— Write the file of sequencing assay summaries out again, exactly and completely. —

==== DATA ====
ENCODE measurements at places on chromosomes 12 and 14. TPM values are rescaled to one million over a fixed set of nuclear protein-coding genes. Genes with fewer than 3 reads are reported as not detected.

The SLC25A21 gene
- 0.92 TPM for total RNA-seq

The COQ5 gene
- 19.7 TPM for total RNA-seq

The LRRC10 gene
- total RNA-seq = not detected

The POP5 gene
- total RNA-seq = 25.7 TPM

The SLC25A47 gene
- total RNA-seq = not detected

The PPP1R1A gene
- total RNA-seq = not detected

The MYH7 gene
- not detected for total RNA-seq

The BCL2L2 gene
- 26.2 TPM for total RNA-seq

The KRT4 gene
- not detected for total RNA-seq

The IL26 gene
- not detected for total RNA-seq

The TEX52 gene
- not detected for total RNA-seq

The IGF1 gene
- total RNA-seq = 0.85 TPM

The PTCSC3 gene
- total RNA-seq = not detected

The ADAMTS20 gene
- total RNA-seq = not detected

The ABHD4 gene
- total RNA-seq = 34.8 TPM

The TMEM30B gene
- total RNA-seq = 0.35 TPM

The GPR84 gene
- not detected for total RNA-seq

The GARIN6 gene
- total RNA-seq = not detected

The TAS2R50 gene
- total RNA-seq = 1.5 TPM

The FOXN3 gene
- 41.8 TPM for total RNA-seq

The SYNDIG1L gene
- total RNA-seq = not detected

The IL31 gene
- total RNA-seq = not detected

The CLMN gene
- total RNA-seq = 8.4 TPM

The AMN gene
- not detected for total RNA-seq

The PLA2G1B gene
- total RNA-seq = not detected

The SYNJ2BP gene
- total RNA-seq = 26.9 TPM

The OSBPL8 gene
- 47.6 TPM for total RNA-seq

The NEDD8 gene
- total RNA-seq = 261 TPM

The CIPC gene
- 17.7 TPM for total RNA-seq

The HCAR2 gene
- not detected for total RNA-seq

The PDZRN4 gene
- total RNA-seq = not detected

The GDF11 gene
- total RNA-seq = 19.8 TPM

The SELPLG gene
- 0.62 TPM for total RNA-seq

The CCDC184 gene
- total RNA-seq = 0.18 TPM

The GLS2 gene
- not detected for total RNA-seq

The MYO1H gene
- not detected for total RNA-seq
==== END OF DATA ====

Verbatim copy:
ENCODE measurements at places on chromosomes 12 and 14. TPM values are rescaled to one million over a fixed set of nuclear protein-coding genes. Genes with fewer than 3 reads are reported as not detected.

The SLC25A21 gene
- 0.92 TPM for total RNA-seq

The COQ5 gene
- 19.7 TPM for total RNA-seq

The LRRC10 gene
- total RNA-seq = not detected

The POP5 gene
- total RNA-seq = 25.7 TPM

The SLC25A47 gene
- total RNA-seq = not detected

The PPP1R1A gene
- total RNA-seq = not detected

The MYH7 gene
- not detected for total RNA-seq

The BCL2L2 gene
- 26.2 TPM for total RNA-seq

The KRT4 gene
- not detected for total RNA-seq

The IL26 gene
- not detected for total RNA-seq

The TEX52 gene
- not detected for total RNA-seq

The IGF1 gene
- total RNA-seq = 0.85 TPM

The PTCSC3 gene
- total RNA-seq = not detected

The ADAMTS20 gene
- total RNA-seq = not detected

The ABHD4 gene
- total RNA-seq = 34.8 TPM

The TMEM30B gene
- total RNA-seq = 0.35 TPM

The GPR84 gene
- not detected for total RNA-seq

The GARIN6 gene
- total RNA-seq = not detected

The TAS2R50 gene
- total RNA-seq = 1.5 TPM

The FOXN3 gene
- 41.8 TPM for total RNA-seq

The SYNDIG1L gene
- total RNA-seq = not detected

The IL31 gene
- total RNA-seq = not detected

The CLMN gene
- total RNA-seq = 8.4 TPM

The AMN gene
- not detected for total RNA-seq

The PLA2G1B gene
- total RNA-seq = not detected

The SYNJ2BP gene
- total RNA-seq = 26.9 TPM

The OSBPL8 gene
- 47.6 TPM for total RNA-seq

The NEDD8 gene
- total RNA-seq = 261 TPM

The CIPC gene
- 17.7 TPM for total RNA-seq

The HCAR2 gene
- not detected for total RNA-seq

The PDZRN4 gene
- total RNA-seq = not detected

The GDF11 gene
- total RNA-seq = 19.8 TPM

The SELPLG gene
- 0.62 TPM for total RNA-seq

The CCDC184 gene
- total RNA-seq = 0.18 TPM

The GLS2 gene
- not detected for total RNA-seq

The MYO1H gene
- not detected for total RNA-seq